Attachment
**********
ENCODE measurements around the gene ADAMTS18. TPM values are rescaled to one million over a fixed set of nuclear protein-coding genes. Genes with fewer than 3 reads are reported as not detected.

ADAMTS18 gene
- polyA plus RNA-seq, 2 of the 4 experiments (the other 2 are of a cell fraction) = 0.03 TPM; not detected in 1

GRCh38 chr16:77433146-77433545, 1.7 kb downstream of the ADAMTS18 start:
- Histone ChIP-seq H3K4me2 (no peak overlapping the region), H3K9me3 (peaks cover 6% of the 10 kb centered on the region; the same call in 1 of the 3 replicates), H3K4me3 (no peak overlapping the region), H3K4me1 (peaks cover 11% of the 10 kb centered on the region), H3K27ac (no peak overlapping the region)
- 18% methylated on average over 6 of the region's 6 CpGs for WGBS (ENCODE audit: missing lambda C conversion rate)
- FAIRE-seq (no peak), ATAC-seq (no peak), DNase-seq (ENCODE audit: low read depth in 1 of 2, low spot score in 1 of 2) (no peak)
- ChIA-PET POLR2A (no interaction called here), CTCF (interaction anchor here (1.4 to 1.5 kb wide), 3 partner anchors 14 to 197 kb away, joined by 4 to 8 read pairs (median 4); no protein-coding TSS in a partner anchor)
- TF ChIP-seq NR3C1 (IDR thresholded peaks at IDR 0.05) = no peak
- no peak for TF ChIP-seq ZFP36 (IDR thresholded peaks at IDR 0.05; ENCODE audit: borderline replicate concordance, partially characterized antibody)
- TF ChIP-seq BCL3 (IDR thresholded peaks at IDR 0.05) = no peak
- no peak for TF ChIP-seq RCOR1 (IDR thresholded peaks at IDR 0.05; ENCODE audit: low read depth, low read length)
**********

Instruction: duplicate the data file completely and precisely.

ENCODE measurements around the gene ADAMTS18. TPM values are rescaled to one million over a fixed set of nuclear protein-coding genes. Genes with fewer than 3 reads are reported as not detected.

ADAMTS18 gene
- polyA plus RNA-seq, 2 of the 4 experiments (the other 2 are of a cell fraction) = 0.03 TPM; not detected in 1

GRCh38 chr16:77433146-77433545, 1.7 kb downstream of the ADAMTS18 start:
- Histone ChIP-seq H3K4me2 (no peak overlapping the region), H3K9me3 (peaks cover 6% of the 10 kb centered on the region; the same call in 1 of the 3 replicates), H3K4me3 (no peak overlapping the region), H3K4me1 (peaks cover 11% of the 10 kb centered on the region), H3K27ac (no peak overlapping the region)
- 18% methylated on average over 6 of the region's 6 CpGs for WGBS (ENCODE audit: missing lambda C conversion rate)
- FAIRE-seq (no peak), ATAC-seq (no peak), DNase-seq (ENCODE audit: low read depth in 1 of 2, low spot score in 1 of 2) (no peak)
- ChIA-PET POLR2A (no interaction called here), CTCF (interaction anchor here (1.4 to 1.5 kb wide), 3 partner anchors 14 to 197 kb away, joined by 4 to 8 read pairs (median 4); no protein-coding TSS in a partner anchor)
- TF ChIP-seq NR3C1 (IDR thresholded peaks at IDR 0.05) = no peak
- no peak for TF ChIP-seq ZFP36 (IDR thresholded peaks at IDR 0.05; ENCODE audit: borderline replicate concordance, partially characterized antibody)
- TF ChIP-seq BCL3 (IDR thresholded peaks at IDR 0.05) = no peak
- no peak for TF ChIP-seq RCOR1 (IDR thresholded peaks at IDR 0.05; ENCODE audit: low read depth, low read length)